The product that the Summit is offering is enticing: success. The first day was spent listening to speakers (and even people who introduced the speakers) who were highly successful in their fields: Bill Hybels, who helped launch the megachurch movement; Len Schlesinger, a successful businessman and now president of Babson College, the top-ranked business school for entrepreneurship; Corey Booker, the young mayor of Newark, New Jersey; Brenda Salter McNeil, a writer and speaker on issues facing African-American Christians; Seth Godin, bestselling business author; and Steven Furtick, a young pastor of a brand new megachurch in North Carolina.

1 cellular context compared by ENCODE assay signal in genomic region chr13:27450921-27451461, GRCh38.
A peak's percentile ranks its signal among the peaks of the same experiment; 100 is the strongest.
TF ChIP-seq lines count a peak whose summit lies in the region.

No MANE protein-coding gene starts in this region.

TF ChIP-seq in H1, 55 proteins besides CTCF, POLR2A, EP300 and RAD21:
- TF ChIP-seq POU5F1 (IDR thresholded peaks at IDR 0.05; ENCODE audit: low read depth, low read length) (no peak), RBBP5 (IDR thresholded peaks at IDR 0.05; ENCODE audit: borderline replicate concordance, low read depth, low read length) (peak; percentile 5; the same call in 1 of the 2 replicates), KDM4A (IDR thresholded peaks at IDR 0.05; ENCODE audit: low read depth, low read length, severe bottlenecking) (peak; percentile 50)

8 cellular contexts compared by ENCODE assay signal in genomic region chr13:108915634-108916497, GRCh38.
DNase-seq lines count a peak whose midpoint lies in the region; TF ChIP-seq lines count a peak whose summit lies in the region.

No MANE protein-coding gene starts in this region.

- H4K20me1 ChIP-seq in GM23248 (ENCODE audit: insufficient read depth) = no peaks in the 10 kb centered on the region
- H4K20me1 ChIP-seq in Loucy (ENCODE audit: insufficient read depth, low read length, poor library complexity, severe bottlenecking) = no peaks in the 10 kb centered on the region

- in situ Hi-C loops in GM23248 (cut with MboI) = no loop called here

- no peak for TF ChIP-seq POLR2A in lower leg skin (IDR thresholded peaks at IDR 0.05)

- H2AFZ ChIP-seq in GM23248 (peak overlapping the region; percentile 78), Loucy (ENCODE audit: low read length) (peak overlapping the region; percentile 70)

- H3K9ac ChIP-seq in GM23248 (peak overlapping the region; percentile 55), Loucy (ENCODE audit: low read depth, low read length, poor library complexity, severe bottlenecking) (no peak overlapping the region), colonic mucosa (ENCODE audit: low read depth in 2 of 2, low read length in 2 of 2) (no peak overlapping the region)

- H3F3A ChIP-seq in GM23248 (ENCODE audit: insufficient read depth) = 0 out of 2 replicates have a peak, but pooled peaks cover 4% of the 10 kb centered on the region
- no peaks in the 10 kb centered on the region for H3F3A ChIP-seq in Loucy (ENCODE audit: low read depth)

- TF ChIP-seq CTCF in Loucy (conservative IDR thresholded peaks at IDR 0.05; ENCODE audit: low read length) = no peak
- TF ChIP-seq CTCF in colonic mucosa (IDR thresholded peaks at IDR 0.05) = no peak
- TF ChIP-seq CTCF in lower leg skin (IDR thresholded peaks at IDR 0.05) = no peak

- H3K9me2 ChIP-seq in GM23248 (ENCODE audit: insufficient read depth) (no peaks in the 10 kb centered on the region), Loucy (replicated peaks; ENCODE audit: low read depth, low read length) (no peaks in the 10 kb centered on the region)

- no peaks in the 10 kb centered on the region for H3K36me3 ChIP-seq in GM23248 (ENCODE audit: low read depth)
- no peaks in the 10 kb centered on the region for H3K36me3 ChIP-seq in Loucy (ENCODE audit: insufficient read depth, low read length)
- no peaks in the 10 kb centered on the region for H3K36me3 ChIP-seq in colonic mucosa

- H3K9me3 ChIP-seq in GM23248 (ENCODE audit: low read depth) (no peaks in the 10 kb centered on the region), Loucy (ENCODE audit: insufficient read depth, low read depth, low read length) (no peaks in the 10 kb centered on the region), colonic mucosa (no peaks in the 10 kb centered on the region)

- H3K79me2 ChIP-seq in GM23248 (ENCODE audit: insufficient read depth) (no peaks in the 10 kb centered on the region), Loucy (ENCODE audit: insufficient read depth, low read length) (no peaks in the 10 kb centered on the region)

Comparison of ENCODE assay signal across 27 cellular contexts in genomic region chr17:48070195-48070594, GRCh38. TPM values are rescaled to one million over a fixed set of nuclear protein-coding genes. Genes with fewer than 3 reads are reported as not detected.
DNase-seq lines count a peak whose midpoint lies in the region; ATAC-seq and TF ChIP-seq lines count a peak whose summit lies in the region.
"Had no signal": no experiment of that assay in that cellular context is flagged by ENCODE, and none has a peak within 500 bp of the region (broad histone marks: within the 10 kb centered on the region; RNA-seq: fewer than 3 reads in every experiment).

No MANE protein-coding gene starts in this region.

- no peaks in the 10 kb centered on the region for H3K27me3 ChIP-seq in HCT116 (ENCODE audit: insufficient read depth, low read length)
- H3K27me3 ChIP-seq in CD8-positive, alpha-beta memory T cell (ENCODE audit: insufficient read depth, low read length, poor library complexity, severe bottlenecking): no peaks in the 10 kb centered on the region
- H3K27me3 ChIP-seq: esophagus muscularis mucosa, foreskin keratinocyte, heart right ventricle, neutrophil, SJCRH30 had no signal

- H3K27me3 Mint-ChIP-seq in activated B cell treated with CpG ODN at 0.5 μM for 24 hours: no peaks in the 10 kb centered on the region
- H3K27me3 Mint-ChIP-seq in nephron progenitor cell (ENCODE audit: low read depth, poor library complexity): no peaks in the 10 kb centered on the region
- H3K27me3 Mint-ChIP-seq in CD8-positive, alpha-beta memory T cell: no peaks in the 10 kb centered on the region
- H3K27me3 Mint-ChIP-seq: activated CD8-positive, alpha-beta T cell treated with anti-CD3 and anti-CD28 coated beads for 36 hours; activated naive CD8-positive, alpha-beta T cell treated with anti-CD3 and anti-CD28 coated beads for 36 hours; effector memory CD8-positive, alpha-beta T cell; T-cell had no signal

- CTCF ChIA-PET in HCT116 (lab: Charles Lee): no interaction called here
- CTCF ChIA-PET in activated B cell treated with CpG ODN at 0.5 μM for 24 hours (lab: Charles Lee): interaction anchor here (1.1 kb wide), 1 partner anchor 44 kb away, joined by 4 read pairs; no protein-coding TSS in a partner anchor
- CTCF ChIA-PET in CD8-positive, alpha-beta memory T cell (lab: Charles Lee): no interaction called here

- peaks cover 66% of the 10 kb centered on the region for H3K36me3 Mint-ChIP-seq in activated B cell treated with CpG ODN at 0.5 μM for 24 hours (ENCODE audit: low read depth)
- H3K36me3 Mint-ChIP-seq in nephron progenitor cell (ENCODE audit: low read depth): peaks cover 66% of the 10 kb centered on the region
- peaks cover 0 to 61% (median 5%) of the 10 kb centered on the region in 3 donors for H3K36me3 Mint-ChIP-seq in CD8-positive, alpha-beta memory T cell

The unmistakable message is that applying leadership principles that are common to all leaders (no matter what “industry” you might be part of) will result in that most powerful of aphrodisiacs, success. To be fair, the session that I’m missing right now features the stories of difficult ministries, specifically foreign ministries in India and Egypt, where success may not be immediately visible. In fact, one speaker from Egypt is, as I write this, receiving a standing ovation for her mostly unnoticed work among the poorest children of the minority Coptic Christian community there. But it is striking to me that the Summit went outside of the country to find those “difficult callings.” The message, to me at least, is that if you are in the States you should be successful: big churches, lots of baptisms, or at least audacious entrepreneurial goals to give your life and church to. If you’re not successful, the failure resides in you and your unwillingness or inability to apply the leadership principles that have so clearly worked for so many others.